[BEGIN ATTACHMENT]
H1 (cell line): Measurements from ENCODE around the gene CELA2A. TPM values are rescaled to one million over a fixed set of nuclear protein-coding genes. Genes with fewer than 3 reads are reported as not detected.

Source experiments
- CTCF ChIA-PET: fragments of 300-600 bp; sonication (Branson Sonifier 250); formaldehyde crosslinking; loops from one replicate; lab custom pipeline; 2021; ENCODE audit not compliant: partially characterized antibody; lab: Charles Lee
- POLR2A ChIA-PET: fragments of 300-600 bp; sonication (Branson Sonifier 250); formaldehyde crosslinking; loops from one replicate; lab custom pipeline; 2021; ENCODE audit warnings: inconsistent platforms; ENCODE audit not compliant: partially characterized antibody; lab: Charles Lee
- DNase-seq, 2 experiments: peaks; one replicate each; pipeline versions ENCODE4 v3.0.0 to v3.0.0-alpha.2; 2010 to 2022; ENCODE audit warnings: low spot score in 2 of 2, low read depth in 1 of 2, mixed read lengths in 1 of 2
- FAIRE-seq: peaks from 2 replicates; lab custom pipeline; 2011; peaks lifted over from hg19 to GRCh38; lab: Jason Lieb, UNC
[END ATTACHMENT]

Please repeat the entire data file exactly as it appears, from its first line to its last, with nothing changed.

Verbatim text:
H1 (cell line): Measurements from ENCODE around the gene CELA2A. TPM values are rescaled to one million over a fixed set of nuclear protein-coding genes. Genes with fewer than 3 reads are reported as not detected.

Source experiments
- CTCF ChIA-PET: fragments of 300-600 bp; sonication (Branson Sonifier 250); formaldehyde crosslinking; loops from one replicate; lab custom pipeline; 2021; ENCODE audit not compliant: partially characterized antibody; lab: Charles Lee
- POLR2A ChIA-PET: fragments of 300-600 bp; sonication (Branson Sonifier 250); formaldehyde crosslinking; loops from one replicate; lab custom pipeline; 2021; ENCODE audit warnings: inconsistent platforms; ENCODE audit not compliant: partially characterized antibody; lab: Charles Lee
- DNase-seq, 2 experiments: peaks; one replicate each; pipeline versions ENCODE4 v3.0.0 to v3.0.0-alpha.2; 2010 to 2022; ENCODE audit warnings: low spot score in 2 of 2, low read depth in 1 of 2, mixed read lengths in 1 of 2
- FAIRE-seq: peaks from 2 replicates; lab custom pipeline; 2011; peaks lifted over from hg19 to GRCh38; lab: Jason Lieb, UNC